Sr. Adv. Menaka Guruswamy disagreed with the CJI’s approach of avoiding the personal laws specifically with respect to the Hindu Marriage Act, 1955 (HMA). She argued that the HMA and the Hindu code was not a personal law, but was rather a statutory law which resulted from an evolution of laws not committed to sacramental Hindu law. To elaborate, she pointed out the doing away of mandatory ‘sagotra marriage’, doing away of the prohibition on intercaste marriage, and changes in inheritance law—all of which go against sacramental Hindu law. 

Partially agreeing with Ms. Guruswamy’s argument, CJI Chandrachud advised approaching the case in an incremental manner. He pointed out that the SC could not restrict itself to just the HMA. Personal laws governing other religious communities must also be addressed. If the case is approached in an incremental manner, Parliament too will have the opportunity to evolve with time. He highlighted that Parliament’s legislative role in this matter was undoubtedly involved. 

Ms. Guruswamy furthered her arguments by pointing out two facets to the petitions before the Court. The first, she argued, covers the fundamental rights under Articles 14, 19, and 21. The second aspect covers the day to day lives of the queer community. A mere recognition of the fundamental right to marry will not address the second, more practical, aspect of life. Queer persons will need laws allowing them to avail insurance, buy or rent homes, open bank accounts and so on.

Driving home the essentiality of her arguments, Ms. Guruswamy argued that petitioners will have to keep returning to the SC on every individual aspect if the Court does not address the practical aspects in this instance. ‘I am not able to nominate my partner for life insurance… This is our life’ she stated.

SG Tushar Mehta: Marriage Means the Union of a Biological Man and a Biological Woman

Solicitor General Tushar Mehta for the Union argued that the SC could not hear this case as it fell under the powers of Parliament. He further argued that ‘marriage’ was part of the Concurrent list of the Constitution and therefore, the SC could not hear the case without the involvement of the States.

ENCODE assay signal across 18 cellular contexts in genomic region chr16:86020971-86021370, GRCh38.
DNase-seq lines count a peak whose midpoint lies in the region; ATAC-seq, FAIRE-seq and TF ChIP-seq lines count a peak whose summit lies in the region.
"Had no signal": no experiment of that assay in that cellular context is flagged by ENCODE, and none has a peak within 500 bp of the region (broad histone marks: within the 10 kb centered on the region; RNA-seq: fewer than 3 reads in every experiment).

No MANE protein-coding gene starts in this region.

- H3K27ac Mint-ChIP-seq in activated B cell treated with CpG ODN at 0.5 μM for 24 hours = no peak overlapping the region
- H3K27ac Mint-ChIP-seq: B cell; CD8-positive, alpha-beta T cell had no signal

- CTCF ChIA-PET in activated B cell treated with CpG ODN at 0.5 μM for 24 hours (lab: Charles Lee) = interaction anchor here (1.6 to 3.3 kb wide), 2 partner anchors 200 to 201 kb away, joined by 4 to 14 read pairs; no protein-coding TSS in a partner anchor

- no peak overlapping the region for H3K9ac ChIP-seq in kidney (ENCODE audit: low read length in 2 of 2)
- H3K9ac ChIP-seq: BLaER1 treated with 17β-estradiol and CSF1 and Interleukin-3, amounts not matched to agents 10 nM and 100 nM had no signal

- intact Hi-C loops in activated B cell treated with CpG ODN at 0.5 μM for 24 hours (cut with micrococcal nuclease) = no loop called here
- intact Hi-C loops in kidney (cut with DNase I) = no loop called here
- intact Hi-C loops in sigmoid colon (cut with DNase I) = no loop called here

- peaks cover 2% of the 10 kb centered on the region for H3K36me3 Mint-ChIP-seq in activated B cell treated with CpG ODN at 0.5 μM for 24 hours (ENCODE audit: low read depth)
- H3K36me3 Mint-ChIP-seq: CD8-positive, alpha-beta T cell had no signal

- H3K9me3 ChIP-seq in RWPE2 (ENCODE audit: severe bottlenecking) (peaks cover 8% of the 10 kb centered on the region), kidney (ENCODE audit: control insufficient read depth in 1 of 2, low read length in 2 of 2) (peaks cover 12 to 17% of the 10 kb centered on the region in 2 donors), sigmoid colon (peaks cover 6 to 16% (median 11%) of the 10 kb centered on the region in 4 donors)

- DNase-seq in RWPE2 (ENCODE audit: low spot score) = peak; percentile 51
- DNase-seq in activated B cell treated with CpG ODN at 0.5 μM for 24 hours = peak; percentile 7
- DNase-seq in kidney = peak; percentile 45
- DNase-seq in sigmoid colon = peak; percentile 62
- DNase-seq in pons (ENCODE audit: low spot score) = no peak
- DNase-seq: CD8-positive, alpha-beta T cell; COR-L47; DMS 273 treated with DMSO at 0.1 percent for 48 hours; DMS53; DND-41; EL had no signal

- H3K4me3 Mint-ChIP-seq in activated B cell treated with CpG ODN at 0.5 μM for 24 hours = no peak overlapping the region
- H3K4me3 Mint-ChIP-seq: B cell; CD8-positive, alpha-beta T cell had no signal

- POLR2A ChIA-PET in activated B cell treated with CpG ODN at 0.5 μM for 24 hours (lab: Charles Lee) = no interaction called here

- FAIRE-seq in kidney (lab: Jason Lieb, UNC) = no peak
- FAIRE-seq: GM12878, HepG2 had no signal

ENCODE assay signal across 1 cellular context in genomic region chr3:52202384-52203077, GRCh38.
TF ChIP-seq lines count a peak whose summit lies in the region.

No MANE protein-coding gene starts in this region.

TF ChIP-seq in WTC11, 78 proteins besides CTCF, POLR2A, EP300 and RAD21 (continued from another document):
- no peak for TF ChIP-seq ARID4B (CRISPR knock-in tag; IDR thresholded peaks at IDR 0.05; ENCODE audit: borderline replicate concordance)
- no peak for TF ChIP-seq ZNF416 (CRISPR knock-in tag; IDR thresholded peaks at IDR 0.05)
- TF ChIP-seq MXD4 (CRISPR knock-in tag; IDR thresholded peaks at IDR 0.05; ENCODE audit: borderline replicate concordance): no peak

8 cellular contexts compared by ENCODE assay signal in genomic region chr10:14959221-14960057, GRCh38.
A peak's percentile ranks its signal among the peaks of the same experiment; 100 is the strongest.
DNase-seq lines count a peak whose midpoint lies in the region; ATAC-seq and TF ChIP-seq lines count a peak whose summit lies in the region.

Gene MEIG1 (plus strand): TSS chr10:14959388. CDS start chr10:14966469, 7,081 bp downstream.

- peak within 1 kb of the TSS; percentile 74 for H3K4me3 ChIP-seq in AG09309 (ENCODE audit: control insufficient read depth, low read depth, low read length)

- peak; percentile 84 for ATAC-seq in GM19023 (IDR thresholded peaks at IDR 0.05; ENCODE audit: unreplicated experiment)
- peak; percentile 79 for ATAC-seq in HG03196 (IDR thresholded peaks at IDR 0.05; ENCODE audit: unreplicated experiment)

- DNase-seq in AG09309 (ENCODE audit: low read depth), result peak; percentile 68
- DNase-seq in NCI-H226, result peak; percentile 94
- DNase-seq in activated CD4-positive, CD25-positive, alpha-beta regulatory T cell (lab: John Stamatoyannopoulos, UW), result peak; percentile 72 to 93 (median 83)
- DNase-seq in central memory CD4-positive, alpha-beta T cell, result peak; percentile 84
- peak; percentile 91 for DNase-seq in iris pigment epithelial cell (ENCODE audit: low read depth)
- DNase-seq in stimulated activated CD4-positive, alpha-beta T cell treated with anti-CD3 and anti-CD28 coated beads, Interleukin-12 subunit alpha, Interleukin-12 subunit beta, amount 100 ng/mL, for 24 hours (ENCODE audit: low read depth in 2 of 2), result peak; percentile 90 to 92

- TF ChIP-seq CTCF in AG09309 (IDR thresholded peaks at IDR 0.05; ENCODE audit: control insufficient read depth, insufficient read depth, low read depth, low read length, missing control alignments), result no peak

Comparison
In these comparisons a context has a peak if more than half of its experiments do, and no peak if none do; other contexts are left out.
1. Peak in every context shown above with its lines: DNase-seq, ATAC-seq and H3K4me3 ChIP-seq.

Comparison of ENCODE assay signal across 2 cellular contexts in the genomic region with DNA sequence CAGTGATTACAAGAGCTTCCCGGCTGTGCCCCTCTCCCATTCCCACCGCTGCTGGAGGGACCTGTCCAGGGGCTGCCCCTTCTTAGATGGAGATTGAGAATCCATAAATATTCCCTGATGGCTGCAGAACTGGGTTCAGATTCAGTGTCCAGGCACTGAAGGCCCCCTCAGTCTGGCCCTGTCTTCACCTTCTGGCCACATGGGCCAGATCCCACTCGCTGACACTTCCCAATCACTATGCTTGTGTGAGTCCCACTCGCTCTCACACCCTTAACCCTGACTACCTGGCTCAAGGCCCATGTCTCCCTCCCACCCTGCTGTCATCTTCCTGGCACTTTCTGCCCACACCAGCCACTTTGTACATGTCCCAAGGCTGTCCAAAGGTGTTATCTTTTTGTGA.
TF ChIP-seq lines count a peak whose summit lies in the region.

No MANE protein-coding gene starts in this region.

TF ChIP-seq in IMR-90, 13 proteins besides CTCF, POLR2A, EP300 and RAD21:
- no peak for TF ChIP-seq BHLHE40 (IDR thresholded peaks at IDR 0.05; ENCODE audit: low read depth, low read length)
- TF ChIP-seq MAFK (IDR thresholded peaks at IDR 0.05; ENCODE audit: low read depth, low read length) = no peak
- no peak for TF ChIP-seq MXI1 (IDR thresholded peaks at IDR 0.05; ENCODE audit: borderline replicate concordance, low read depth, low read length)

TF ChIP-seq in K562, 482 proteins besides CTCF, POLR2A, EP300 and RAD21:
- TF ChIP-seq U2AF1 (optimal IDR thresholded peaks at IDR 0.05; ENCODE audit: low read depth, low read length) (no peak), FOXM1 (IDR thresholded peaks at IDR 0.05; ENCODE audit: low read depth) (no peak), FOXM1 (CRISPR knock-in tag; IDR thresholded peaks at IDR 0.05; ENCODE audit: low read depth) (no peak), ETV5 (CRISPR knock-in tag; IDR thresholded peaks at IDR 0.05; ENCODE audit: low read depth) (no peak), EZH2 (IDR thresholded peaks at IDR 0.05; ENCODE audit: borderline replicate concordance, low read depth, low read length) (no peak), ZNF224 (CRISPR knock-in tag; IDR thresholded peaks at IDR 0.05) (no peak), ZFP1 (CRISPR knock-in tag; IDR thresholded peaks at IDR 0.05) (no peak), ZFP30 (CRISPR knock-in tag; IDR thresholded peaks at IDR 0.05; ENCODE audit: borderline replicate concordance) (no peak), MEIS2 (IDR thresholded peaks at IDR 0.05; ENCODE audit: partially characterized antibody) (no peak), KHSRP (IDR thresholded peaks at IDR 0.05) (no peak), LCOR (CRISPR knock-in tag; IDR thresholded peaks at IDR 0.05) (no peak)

The SG also stated that the legislative intent behind the Special Marriage Act was to recognise a marriage between a biological man and a biological woman. The CJI was quick to rebut the SG, pointing out that the definition of a man and woman was more nuanced than just genital organs of a person.

Sr. Adv. Rakesh Dwivedi: There Is No Equality Between Homosexual And Heterosexual Couples

Sr. Adv. Rakesh Dwivedi, for the Union, argued that there was no equality between heterosexual and homosexual couples. He stated though the SC decriminalised homosexuality in Navtej Singh, it was not a ground for complete equality. The marriage of heterosexual couples was recognised for thousands of years as it furthered life. However, homosexual marriages did not enjoy the same recognition. 

In his arguments after lunch, Sr. Adv. Rohatgi stated that it was appalling for the State to say that there was no equality. He argued that by virtue of the Preamble of the Constitution, all citizens enjoyed equality before the law and the Constitution does not recognise different classes of people. It only stands for the ‘citizens of the country.’

Sr. Adv. Kapil Sibal: Address All The Issues Or None At All

Mr. Sibal appeared for Jamiat-Ulema-e-Hind, a Muslim organisation, which opposed same-sex marriages. He, however, drew the attention of the Bench to the fact that in other countries the judicial decision was followed by legislative changes. He argued that these were complicated issues that need to be dealt with care. Therefore, he pled to the Bench to address the issue either in full or not at all. The Bench stated that Mr. Sibal could assist the Court in the case going forward.

The Bench will resume hearing arguments tomorrow (April 19th, 2023).